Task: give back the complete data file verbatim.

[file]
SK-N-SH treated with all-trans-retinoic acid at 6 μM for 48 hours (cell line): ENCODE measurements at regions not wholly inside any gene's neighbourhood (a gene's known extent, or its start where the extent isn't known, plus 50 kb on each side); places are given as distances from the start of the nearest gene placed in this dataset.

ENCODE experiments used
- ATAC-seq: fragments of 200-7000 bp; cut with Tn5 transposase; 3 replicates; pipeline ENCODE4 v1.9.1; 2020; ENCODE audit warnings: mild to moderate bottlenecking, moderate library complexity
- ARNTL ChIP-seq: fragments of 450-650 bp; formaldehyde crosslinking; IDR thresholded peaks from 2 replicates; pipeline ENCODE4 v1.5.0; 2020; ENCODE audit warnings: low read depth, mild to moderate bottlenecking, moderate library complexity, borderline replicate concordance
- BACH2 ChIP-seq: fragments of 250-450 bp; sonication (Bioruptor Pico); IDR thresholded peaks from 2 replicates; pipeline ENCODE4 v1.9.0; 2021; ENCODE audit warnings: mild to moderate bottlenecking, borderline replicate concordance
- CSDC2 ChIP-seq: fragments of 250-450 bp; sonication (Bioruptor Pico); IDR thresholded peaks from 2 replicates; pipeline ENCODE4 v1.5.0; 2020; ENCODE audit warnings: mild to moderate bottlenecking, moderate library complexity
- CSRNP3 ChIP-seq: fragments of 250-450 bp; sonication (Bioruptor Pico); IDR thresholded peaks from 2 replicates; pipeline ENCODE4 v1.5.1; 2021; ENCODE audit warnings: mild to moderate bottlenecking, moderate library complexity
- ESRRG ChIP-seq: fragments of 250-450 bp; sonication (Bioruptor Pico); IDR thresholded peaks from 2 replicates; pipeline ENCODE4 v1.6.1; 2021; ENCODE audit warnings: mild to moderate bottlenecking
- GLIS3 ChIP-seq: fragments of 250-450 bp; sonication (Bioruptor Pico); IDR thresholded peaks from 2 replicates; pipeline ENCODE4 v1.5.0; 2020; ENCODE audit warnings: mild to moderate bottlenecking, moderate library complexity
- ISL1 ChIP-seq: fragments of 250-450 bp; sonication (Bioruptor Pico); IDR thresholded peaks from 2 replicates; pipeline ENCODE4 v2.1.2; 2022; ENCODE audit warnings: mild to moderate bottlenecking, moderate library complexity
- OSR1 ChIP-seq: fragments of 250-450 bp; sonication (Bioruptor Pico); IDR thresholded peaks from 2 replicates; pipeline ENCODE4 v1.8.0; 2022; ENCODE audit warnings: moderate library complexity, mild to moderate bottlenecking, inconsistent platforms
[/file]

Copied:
SK-N-SH treated with all-trans-retinoic acid at 6 μM for 48 hours (cell line): ENCODE measurements at regions not wholly inside any gene's neighbourhood (a gene's known extent, or its start where the extent isn't known, plus 50 kb on each side); places are given as distances from the start of the nearest gene placed in this dataset.

ENCODE experiments used
- ATAC-seq: fragments of 200-7000 bp; cut with Tn5 transposase; 3 replicates; pipeline ENCODE4 v1.9.1; 2020; ENCODE audit warnings: mild to moderate bottlenecking, moderate library complexity
- ARNTL ChIP-seq: fragments of 450-650 bp; formaldehyde crosslinking; IDR thresholded peaks from 2 replicates; pipeline ENCODE4 v1.5.0; 2020; ENCODE audit warnings: low read depth, mild to moderate bottlenecking, moderate library complexity, borderline replicate concordance
- BACH2 ChIP-seq: fragments of 250-450 bp; sonication (Bioruptor Pico); IDR thresholded peaks from 2 replicates; pipeline ENCODE4 v1.9.0; 2021; ENCODE audit warnings: mild to moderate bottlenecking, borderline replicate concordance
- CSDC2 ChIP-seq: fragments of 250-450 bp; sonication (Bioruptor Pico); IDR thresholded peaks from 2 replicates; pipeline ENCODE4 v1.5.0; 2020; ENCODE audit warnings: mild to moderate bottlenecking, moderate library complexity
- CSRNP3 ChIP-seq: fragments of 250-450 bp; sonication (Bioruptor Pico); IDR thresholded peaks from 2 replicates; pipeline ENCODE4 v1.5.1; 2021; ENCODE audit warnings: mild to moderate bottlenecking, moderate library complexity
- ESRRG ChIP-seq: fragments of 250-450 bp; sonication (Bioruptor Pico); IDR thresholded peaks from 2 replicates; pipeline ENCODE4 v1.6.1; 2021; ENCODE audit warnings: mild to moderate bottlenecking
- GLIS3 ChIP-seq: fragments of 250-450 bp; sonication (Bioruptor Pico); IDR thresholded peaks from 2 replicates; pipeline ENCODE4 v1.5.0; 2020; ENCODE audit warnings: mild to moderate bottlenecking, moderate library complexity
- ISL1 ChIP-seq: fragments of 250-450 bp; sonication (Bioruptor Pico); IDR thresholded peaks from 2 replicates; pipeline ENCODE4 v2.1.2; 2022; ENCODE audit warnings: mild to moderate bottlenecking, moderate library complexity
- OSR1 ChIP-seq: fragments of 250-450 bp; sonication (Bioruptor Pico); IDR thresholded peaks from 2 replicates; pipeline ENCODE4 v1.8.0; 2022; ENCODE audit warnings: moderate library complexity, mild to moderate bottlenecking, inconsistent platforms